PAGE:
This morning’s horrific tragedy in Buffalo is deservedly occupying the attentions of many Flight editorial staffers right now. I’ve pushed out a couple initial pieces about the Colgan Q400 crash for ATI and Flight, as has safety specialist David Kaminski-Morrow.
Here are some key facts from Bombardier this morning:
1) The accident aircraft was delivered in April 2008.
2) A total 220 Q400s have been delivered to date, which have logged more than 1 million flying hours and 1.5 million takeoff cycles without a fatal accident.
3) This is the first fatal Q400 accident.
4) Bombardier is not speculating as to whether icing played a role in the crash.
5) Over 160 Q400s are currently in operation among 20 operators around the world.
Flight Americas Editor John Croft is picking up the story henceforth today. For further analysis and information about the Colgan Q400 crash, I urge you to check out Croft’s forthcoming news posts as well as information and analysis on his new appropriately-titled blog, As the Cro(ft) Flies. His most-recent entry studies the Colgan turboprop’s final approach chronology. There is a lot to take in here, but here are some key pars:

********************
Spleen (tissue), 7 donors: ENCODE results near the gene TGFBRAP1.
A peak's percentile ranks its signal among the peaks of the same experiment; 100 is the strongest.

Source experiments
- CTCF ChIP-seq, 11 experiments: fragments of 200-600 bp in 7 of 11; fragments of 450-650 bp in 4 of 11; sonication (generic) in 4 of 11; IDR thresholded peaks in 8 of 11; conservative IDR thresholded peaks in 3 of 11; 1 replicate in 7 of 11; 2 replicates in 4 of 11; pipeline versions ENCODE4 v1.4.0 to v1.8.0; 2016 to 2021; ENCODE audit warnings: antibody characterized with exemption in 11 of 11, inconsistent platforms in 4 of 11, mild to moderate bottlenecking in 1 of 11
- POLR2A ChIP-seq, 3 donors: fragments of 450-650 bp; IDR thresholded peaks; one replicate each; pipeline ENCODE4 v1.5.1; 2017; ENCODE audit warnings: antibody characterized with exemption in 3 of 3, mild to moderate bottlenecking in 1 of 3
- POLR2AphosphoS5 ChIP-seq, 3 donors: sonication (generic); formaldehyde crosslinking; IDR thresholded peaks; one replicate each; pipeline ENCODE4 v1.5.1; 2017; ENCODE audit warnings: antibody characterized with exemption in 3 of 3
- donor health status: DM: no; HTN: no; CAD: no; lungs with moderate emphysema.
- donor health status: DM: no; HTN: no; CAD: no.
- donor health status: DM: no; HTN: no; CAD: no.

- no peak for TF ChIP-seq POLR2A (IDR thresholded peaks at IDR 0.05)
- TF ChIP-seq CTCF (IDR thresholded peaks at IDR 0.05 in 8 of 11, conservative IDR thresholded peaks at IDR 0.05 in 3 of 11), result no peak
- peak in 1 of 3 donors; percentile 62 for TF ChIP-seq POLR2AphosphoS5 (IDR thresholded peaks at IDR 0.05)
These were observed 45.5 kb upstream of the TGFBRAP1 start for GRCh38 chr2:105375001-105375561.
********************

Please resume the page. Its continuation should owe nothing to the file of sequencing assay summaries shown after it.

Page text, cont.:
Icing, always a concern for commuter aircraft in winter weather, was reported on the approach (a Delta Airlines flight approaching the airport after Colgan 3407 reported picking up ice from 6,500ft down to 3,500ft during the approach. A departing aircraft also asked Buffalo controllers for a continuous climb to 10,000ft in order to quickly pass through the icing layer.
Investigators will invariably explore whether a configuration change or change in autopilot status may have caused an abrupt upset to the aircraft, an event that would have been picked up by the cockpit voice recorder and flight data recorder, assuming the devices survived the crash. Officials at the crash site reported very little lateral damage in the area, indicating a steep vertical descent.